Farmscape for August 9, 2019
The Vice President of the Canadian Global Affairs Institute suggests the biggest factor clouding the future of the new North American trade agreement is politics leading up to the 2020 U.S. Presidential election.
The U.S.-Mexico-Canada Agreement has been ratified and is ready to go in Mexico, legislation to ratify the agreement has gone through second reading in Canada and now needs to be passed by the House of Commons and the Senate and enabling legislation is awaiting introduction into the U.S. House of Representatives.
Colin Robertson, the Vice President and a fellow of the Canadian Global Affairs Institute, says the biggest question mark is still the United States.
Clip-Colin Robertson-Canadian Global Affairs Institute:
Public opinion polling suggests there is strong support, particularly for the Canada U.S. side of it.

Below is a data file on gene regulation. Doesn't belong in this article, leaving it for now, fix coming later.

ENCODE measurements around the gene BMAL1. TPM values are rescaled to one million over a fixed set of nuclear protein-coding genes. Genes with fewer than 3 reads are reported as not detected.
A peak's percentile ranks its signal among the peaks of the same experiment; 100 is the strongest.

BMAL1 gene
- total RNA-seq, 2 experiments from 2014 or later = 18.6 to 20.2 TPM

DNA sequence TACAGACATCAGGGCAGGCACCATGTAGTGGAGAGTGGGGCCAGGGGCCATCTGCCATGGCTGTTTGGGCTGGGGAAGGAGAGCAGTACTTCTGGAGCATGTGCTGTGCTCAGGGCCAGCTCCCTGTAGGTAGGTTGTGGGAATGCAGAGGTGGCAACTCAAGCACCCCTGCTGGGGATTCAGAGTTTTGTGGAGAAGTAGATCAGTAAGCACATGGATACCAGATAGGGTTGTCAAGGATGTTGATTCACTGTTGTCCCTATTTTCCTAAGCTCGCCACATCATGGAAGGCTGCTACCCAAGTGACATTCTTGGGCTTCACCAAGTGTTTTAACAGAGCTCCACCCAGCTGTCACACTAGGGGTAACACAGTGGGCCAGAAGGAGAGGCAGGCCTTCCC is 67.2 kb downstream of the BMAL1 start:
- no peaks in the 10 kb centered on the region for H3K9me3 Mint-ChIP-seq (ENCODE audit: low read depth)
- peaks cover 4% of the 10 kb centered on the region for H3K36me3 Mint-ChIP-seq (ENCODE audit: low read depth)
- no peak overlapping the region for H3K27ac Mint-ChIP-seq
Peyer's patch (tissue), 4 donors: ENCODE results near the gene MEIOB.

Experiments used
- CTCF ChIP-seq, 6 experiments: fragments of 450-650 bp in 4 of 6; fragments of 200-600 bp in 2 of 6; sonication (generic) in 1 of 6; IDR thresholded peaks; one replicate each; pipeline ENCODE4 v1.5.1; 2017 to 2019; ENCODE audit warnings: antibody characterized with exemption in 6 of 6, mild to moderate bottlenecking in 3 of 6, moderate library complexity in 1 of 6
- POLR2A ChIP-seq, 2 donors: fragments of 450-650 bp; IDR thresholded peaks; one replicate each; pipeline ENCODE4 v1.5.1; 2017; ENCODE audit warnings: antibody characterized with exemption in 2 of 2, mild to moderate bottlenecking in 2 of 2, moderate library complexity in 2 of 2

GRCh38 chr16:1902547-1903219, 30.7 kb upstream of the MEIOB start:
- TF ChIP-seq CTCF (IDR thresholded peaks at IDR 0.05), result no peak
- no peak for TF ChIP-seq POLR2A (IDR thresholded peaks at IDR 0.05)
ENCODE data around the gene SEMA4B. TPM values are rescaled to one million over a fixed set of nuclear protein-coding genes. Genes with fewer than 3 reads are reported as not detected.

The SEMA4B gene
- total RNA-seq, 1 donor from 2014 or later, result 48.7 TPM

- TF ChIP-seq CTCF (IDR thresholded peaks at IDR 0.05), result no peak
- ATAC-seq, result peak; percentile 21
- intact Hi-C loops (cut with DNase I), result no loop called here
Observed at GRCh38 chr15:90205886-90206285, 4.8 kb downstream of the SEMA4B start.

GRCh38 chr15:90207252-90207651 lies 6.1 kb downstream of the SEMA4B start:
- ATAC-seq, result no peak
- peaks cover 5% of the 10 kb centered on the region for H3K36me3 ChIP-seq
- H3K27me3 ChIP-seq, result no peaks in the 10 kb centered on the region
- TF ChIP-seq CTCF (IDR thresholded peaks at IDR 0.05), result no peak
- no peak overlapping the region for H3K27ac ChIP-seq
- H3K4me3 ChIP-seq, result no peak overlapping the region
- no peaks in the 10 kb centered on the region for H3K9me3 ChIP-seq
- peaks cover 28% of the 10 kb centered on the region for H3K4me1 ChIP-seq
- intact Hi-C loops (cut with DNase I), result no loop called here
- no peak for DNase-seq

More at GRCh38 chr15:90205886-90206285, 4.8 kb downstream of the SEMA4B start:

There's less support for the Mexico U.S.
A lot of Americans are unsure for environmental labor reasons, crime about Mexico as a reliable partner but generally there's strong support.
In fact support for the original NAFTA rose as the negotiations went on and so there is broad public support within both Republican and particularly within the Democratic base but, when you look at the Congress itself, the backdrop to all this is a very polarized situation between President Donald Trump and particularly the Democrats.
It's personal, it's very polarized and it's quite vicious and the Democrats and Congress, a number of them don't want to give Donald Trump any kind of victory.
Some of them say this may be a good agreement but if we pass it it gives Donald Trump another asset when we move into next year's Presidential election and everything is done against the backdrop of the upcoming U.S. Presidential election.
Robertson says, given the partisanship we're seeing between Democrats and Republicans, it's an open question as to when this agreement might actually wind up in Congress.
For Farmscape.Ca, I'm Bruce Cochrane.
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